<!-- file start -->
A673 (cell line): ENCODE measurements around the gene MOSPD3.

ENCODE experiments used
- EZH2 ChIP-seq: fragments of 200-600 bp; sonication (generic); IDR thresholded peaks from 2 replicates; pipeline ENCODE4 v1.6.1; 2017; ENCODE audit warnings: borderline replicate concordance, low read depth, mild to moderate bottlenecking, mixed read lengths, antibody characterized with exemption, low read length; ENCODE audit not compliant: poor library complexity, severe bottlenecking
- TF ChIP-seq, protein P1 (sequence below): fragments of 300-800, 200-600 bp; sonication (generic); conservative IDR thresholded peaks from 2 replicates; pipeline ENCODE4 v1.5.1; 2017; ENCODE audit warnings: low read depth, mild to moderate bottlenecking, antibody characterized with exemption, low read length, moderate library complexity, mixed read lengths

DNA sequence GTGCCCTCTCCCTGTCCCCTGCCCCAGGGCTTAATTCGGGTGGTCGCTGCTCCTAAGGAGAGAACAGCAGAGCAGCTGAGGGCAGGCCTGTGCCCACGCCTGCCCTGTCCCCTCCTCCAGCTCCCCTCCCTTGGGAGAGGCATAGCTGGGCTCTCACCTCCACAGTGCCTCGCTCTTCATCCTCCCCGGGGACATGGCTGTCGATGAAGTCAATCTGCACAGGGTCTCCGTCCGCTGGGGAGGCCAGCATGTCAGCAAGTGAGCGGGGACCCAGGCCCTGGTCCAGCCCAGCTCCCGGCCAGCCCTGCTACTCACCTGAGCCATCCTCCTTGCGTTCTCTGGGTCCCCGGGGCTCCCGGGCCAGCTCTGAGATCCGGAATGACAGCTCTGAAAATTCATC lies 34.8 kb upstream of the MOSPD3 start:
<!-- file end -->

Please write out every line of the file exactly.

A673 (cell line): ENCODE measurements around the gene MOSPD3.

ENCODE experiments used
- EZH2 ChIP-seq: fragments of 200-600 bp; sonication (generic); IDR thresholded peaks from 2 replicates; pipeline ENCODE4 v1.6.1; 2017; ENCODE audit warnings: borderline replicate concordance, low read depth, mild to moderate bottlenecking, mixed read lengths, antibody characterized with exemption, low read length; ENCODE audit not compliant: poor library complexity, severe bottlenecking
- TF ChIP-seq, protein P1 (sequence below): fragments of 300-800, 200-600 bp; sonication (generic); conservative IDR thresholded peaks from 2 replicates; pipeline ENCODE4 v1.5.1; 2017; ENCODE audit warnings: low read depth, mild to moderate bottlenecking, antibody characterized with exemption, low read length, moderate library complexity, mixed read lengths

DNA sequence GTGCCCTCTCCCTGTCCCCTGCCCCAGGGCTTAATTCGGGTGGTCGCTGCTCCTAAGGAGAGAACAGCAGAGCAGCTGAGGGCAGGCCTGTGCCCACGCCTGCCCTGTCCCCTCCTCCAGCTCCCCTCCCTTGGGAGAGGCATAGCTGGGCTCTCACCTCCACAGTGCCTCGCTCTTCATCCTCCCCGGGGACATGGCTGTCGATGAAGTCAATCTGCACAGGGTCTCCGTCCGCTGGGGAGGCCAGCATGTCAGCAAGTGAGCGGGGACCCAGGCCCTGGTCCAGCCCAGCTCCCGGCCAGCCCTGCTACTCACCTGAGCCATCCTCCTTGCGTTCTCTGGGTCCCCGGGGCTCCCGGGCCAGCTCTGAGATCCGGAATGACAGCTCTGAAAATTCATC lies 34.8 kb upstream of the MOSPD3 start: